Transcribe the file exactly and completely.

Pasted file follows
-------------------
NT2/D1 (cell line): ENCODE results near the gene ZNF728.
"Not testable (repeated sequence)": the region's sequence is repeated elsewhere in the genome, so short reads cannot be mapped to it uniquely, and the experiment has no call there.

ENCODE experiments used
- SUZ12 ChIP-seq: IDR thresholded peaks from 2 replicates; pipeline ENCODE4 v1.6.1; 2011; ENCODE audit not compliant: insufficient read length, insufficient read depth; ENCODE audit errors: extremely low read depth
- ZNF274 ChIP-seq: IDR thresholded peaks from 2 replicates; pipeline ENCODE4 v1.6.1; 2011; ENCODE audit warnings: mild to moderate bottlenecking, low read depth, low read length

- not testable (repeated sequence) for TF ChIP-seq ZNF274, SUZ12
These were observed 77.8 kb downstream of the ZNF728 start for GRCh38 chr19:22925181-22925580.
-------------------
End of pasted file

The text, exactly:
NT2/D1 (cell line): ENCODE results near the gene ZNF728.
"Not testable (repeated sequence)": the region's sequence is repeated elsewhere in the genome, so short reads cannot be mapped to it uniquely, and the experiment has no call there.

ENCODE experiments used
- SUZ12 ChIP-seq: IDR thresholded peaks from 2 replicates; pipeline ENCODE4 v1.6.1; 2011; ENCODE audit not compliant: insufficient read length, insufficient read depth; ENCODE audit errors: extremely low read depth
- ZNF274 ChIP-seq: IDR thresholded peaks from 2 replicates; pipeline ENCODE4 v1.6.1; 2011; ENCODE audit warnings: mild to moderate bottlenecking, low read depth, low read length

- not testable (repeated sequence) for TF ChIP-seq ZNF274, SUZ12
These were observed 77.8 kb downstream of the ZNF728 start for GRCh38 chr19:22925181-22925580.